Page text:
kids and money

Chances are, your parents told you that “money doesn’t grow on trees” and when you grew up, you heard that “money makes the world go round”. There’s truth in both.

If you are a typical Singaporean, you probably take a practical view towards money, recognising that in modern society, money does play a part in helping us to achieve our dreams and goals, and grow more wealth.

In our society, cash is still king and one can tap on opportunities when one has cash. At the same time, you are probably also rather conservative and careful with money, and aware of the importance of savings and spending within the limits.


With the right guidance, your child can develop a savvy money sense. But don’t wait till it’s too late. Good money behaviour should be taught to a child as early as possible, says Ms Chng Bee Leng, Head of Mass Segment, OCBC Bank. As soon as Junior opens his mouth to say “I want!” while pointing to that Transformers toy, you can start discussing about “needs” and “wants” to him.

“Money management is a critical life skill for everyone. The sooner such lessons are imparted, the easier it is for parents to inculcate the right values and attitudes about money that will help the child to acquire the skills towards good money management and eventually, steps towards financial planning. A child needs to learn the value of money and the responsibility and discipline that comes with having and using it,” Ms Chng shares.

The concepts may flow right over his head in the beginning, but keep going and he’ll soon start to catch on. For younger children, some banks have savings programs to help parent teach the child about savings. For older children, board games like Monopoly and other online games can help.

You can also turn a simple household chore to a money education opportunity, says Ms Chng. For example, tag a suitable chore with a monetary value: your child earns $0.50 if he takes his plate to the kitchen sink after each meal, $1 for cleaning up the playroom, and so on. “In this way, the child earns the money, and is more likely to appreciate it and not spend it carelessly on unnecessary items, as it may have taken one week of consistent plate clearing at dinner time to earn $3.50,” she adds.

Because money plays a part in almost every transaction we make in life, having financial literacy, the discipline, and the right attitude towards money will put your child in good stead in future. One thing to avoid: covering up the real value of things.

Many parents do not tell their children how much an item costs. They think that they are shielding their child from worrying unnecessarily about the family’s finances. However, being familiar with the family’s financial situation may encourage the child to be more responsible about spending habits, perhaps learning to save more and spend less on frivolous items, advises Ms Chng. On top of that, it would be best to explain the role of credit cards, credit limits and credit card bill payments adequately once your child is old enough to understand. If not, the child the idea that a credit card is a magic wand that they can wave to finance whatever they need, she warns.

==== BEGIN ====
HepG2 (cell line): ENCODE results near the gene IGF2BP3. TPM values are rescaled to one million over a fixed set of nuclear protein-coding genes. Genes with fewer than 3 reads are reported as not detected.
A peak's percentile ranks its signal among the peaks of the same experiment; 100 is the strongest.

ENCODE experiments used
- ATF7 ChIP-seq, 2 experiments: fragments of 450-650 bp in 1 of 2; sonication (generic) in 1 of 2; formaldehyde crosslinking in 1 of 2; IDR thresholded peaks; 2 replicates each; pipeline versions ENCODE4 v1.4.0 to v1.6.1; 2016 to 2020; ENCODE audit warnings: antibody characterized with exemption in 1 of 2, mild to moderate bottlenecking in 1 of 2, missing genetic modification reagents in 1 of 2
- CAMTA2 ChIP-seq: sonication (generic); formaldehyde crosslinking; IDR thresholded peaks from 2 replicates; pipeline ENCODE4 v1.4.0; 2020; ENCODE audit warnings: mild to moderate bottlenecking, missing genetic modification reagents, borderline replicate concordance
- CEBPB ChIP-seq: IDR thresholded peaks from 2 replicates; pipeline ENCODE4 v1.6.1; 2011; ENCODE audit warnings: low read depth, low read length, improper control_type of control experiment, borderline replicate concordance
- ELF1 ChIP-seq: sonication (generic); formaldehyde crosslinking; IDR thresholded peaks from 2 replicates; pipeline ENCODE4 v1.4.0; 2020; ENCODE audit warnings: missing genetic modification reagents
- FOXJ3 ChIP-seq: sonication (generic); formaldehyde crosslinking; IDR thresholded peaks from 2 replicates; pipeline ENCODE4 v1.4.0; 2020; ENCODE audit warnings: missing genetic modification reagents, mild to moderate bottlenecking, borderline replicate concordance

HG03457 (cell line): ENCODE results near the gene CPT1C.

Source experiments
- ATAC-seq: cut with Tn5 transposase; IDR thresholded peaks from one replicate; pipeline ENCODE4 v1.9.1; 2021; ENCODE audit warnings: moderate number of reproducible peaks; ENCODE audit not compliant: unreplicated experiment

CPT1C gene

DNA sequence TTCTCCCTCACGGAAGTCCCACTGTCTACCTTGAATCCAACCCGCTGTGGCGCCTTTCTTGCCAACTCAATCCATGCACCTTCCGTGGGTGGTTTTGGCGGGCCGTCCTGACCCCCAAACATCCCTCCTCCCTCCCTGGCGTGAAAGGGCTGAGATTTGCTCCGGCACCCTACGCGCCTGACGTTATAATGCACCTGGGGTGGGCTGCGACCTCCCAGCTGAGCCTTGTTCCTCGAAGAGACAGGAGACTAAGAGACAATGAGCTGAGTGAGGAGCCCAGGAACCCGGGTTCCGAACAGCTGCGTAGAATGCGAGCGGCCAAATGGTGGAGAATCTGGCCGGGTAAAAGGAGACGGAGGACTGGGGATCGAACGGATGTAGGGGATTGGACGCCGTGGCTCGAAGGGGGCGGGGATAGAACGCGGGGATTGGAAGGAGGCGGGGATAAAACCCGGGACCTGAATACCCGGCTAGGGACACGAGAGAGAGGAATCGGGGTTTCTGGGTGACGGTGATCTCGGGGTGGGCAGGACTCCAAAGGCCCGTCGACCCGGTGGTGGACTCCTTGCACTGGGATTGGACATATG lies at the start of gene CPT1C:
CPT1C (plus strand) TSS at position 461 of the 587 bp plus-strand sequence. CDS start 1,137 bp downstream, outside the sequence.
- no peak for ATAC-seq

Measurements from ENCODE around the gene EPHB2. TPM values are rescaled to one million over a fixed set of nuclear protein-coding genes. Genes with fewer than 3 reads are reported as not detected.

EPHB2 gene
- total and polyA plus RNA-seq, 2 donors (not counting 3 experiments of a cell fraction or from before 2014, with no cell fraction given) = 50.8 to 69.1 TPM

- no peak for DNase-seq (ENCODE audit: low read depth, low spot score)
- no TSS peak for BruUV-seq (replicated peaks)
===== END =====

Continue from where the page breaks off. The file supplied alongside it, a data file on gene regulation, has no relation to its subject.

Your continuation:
How best can we teach our children about money? Ms Chng lists the ways:

1. Needs Vs Wants

Introduce the concepts and the difference between necessities (“needs”) and luxuries (“wants”). You can do it while shopping. For wxample, play a game of “needs” versus “wants” when the family is doing grocery shopping, and the child can
learn about the necessities and the good-to-haves.

2. Start Him Saving

Open a savings account for your child and start him on a savings program. For young children, you can use the “sticker and cards” method which some banks have. This will help your child to form a life-long habit of putting aside some money regularly for savings. As he sees his money grows in the account, he will be motivated to save further.

3. Encourage Goal Setting

Encourage a child to save towards a goal – a new toy that he has always wanted.

4. Teach Budgeting

When the child is older, you can introduce the concept of “budgeting”. For example, explain to him that household expenses are managed on a budget, which is allocated in order of priority for items like food, clothing and toys. When declining requests for toys, explain gently to the child why, if the toy budget for the month has been used, or if the requested toy exceeds the budgeted amount. This gives the child a sense of the value of money, and the child also learns to delay instant gratification.

5. Give Him An Allowance

When your child can manage it, give him an allowance to help him visualise how to manage money on a “budget”. Your child will have to decide how to allocate this limited amount of money for saving, spending and charity.

6. Compare, Compare, Compare

Encourage the child to compare prices when purchasing things. Encourage thrift, so that there is no unwarranted spending on highly priced items, when similar, cheaper alternatives are available.

7. Let Them Pay

Parents can also let them pay for the items that they pick for themselves. This way, they learn the various denominations of coins and currencies and experience handling money at the check-out counter.

8. Welcome Mistakes

Any discrepancies should always be an opportunity for the parent to teach the child about the various denominations of currencies, and how the child can manage their allowance if a certain item has cost more than the allowance amount.